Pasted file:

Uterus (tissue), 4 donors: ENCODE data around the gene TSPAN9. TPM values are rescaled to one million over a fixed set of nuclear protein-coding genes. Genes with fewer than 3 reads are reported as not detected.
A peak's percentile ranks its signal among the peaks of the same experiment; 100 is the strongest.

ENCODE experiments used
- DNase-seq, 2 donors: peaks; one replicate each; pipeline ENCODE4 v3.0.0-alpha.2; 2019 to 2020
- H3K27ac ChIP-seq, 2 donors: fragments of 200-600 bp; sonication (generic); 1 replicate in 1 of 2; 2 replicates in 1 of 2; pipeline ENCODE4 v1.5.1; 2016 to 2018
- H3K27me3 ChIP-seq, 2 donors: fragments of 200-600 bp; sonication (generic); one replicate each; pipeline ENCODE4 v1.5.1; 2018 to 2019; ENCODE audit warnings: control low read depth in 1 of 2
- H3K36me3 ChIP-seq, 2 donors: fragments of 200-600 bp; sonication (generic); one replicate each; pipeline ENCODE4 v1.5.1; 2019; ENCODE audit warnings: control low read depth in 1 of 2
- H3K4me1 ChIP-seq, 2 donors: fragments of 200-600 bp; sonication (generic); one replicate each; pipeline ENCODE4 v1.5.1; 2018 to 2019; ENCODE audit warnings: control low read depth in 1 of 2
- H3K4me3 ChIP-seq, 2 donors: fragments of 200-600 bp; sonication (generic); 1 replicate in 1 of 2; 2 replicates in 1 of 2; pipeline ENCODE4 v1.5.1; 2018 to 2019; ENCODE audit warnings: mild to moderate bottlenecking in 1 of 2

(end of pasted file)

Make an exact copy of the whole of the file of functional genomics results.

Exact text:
Uterus (tissue), 4 donors: ENCODE data around the gene TSPAN9. TPM values are rescaled to one million over a fixed set of nuclear protein-coding genes. Genes with fewer than 3 reads are reported as not detected.
A peak's percentile ranks its signal among the peaks of the same experiment; 100 is the strongest.

ENCODE experiments used
- DNase-seq, 2 donors: peaks; one replicate each; pipeline ENCODE4 v3.0.0-alpha.2; 2019 to 2020
- H3K27ac ChIP-seq, 2 donors: fragments of 200-600 bp; sonication (generic); 1 replicate in 1 of 2; 2 replicates in 1 of 2; pipeline ENCODE4 v1.5.1; 2016 to 2018
- H3K27me3 ChIP-seq, 2 donors: fragments of 200-600 bp; sonication (generic); one replicate each; pipeline ENCODE4 v1.5.1; 2018 to 2019; ENCODE audit warnings: control low read depth in 1 of 2
- H3K36me3 ChIP-seq, 2 donors: fragments of 200-600 bp; sonication (generic); one replicate each; pipeline ENCODE4 v1.5.1; 2019; ENCODE audit warnings: control low read depth in 1 of 2
- H3K4me1 ChIP-seq, 2 donors: fragments of 200-600 bp; sonication (generic); one replicate each; pipeline ENCODE4 v1.5.1; 2018 to 2019; ENCODE audit warnings: control low read depth in 1 of 2
- H3K4me3 ChIP-seq, 2 donors: fragments of 200-600 bp; sonication (generic); 1 replicate in 1 of 2; 2 replicates in 1 of 2; pipeline ENCODE4 v1.5.1; 2018 to 2019; ENCODE audit warnings: mild to moderate bottlenecking in 1 of 2